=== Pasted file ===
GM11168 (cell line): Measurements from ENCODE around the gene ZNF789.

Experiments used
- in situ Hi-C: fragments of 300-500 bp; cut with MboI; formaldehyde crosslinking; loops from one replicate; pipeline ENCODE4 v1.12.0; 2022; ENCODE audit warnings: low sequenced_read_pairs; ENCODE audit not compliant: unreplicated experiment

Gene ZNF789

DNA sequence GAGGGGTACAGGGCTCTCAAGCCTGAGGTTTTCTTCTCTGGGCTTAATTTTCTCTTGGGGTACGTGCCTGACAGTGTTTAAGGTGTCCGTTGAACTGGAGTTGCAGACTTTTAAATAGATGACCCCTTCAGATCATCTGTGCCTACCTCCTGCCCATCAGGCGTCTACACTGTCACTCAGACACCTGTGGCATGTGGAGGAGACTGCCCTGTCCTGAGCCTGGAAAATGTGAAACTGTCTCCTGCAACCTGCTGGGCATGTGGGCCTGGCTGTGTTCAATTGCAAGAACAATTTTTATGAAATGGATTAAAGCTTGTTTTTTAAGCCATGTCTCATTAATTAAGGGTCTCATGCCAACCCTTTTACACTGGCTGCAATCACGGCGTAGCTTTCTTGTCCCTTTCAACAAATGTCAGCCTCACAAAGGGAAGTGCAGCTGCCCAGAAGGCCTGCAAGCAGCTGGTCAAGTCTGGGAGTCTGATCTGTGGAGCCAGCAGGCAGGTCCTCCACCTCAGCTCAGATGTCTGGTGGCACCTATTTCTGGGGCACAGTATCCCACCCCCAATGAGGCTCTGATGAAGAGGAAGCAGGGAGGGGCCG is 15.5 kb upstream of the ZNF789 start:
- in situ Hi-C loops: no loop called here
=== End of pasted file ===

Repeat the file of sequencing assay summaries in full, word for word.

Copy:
GM11168 (cell line): Measurements from ENCODE around the gene ZNF789.

Experiments used
- in situ Hi-C: fragments of 300-500 bp; cut with MboI; formaldehyde crosslinking; loops from one replicate; pipeline ENCODE4 v1.12.0; 2022; ENCODE audit warnings: low sequenced_read_pairs; ENCODE audit not compliant: unreplicated experiment

Gene ZNF789

DNA sequence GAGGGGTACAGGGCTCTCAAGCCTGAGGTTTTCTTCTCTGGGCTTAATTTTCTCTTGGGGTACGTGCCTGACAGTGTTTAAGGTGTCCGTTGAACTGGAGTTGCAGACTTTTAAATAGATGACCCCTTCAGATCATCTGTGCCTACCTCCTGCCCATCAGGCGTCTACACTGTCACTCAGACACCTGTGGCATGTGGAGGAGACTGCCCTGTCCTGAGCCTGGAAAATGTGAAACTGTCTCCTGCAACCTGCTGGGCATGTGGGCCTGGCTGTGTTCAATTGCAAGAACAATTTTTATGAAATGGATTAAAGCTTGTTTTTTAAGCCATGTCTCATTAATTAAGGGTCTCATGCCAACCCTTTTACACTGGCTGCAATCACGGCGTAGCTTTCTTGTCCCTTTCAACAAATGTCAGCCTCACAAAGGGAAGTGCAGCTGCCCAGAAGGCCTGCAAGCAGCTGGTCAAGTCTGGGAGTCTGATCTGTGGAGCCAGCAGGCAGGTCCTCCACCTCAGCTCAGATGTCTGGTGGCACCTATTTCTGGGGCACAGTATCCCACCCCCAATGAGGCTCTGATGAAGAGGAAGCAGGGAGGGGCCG is 15.5 kb upstream of the ZNF789 start:
- in situ Hi-C loops: no loop called here